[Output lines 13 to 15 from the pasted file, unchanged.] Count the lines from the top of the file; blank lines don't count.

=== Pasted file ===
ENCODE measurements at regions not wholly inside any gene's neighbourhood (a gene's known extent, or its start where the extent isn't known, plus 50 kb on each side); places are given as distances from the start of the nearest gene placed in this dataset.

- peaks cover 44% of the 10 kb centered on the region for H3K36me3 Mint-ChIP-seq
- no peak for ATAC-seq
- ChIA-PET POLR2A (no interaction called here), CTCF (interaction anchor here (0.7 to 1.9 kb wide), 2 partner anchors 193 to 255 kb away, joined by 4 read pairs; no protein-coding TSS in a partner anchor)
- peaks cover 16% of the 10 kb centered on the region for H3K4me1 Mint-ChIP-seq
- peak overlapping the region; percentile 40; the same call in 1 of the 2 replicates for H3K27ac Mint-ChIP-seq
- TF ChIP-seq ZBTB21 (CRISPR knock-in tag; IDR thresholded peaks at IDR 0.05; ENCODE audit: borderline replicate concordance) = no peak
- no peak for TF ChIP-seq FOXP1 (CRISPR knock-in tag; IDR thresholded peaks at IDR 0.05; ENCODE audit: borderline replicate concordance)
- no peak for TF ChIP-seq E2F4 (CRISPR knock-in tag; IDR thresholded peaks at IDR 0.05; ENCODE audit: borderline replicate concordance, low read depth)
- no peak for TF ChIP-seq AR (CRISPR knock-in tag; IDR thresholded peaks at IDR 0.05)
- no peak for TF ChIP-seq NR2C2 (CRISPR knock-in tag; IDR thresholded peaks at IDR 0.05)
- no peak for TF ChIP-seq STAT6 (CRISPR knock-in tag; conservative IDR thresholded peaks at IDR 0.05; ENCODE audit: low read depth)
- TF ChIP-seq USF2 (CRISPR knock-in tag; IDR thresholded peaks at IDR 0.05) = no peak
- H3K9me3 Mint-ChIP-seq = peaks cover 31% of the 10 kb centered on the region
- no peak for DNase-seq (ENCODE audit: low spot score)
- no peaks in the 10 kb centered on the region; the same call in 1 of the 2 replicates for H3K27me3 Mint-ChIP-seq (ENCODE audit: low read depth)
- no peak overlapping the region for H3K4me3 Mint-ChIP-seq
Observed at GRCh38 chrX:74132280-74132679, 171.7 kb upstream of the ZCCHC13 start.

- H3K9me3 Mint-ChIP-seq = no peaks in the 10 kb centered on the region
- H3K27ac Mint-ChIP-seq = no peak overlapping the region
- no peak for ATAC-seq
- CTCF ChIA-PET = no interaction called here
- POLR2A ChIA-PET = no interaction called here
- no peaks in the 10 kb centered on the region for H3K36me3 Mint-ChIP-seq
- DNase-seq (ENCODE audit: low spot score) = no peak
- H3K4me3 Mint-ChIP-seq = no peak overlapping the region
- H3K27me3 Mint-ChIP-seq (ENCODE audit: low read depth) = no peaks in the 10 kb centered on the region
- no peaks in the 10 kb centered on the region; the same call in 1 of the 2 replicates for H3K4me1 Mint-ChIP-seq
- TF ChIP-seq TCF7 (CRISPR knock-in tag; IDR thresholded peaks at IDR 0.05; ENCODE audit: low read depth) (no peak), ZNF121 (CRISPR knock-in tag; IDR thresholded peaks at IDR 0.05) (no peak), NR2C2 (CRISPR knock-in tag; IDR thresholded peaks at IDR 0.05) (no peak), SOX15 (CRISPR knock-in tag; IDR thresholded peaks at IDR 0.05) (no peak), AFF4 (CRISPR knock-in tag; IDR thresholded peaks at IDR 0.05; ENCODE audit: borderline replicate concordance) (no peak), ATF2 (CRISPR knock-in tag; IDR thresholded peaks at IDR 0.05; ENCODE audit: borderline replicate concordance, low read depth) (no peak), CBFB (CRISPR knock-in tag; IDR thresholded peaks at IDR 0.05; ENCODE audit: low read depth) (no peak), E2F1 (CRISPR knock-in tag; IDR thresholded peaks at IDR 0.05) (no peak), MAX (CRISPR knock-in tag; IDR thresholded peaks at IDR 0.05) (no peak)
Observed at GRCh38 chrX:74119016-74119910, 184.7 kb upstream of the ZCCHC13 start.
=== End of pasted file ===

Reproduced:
- TF ChIP-seq USF2 (CRISPR knock-in tag; IDR thresholded peaks at IDR 0.05) = no peak
- H3K9me3 Mint-ChIP-seq = peaks cover 31% of the 10 kb centered on the region
- no peak for DNase-seq (ENCODE audit: low spot score)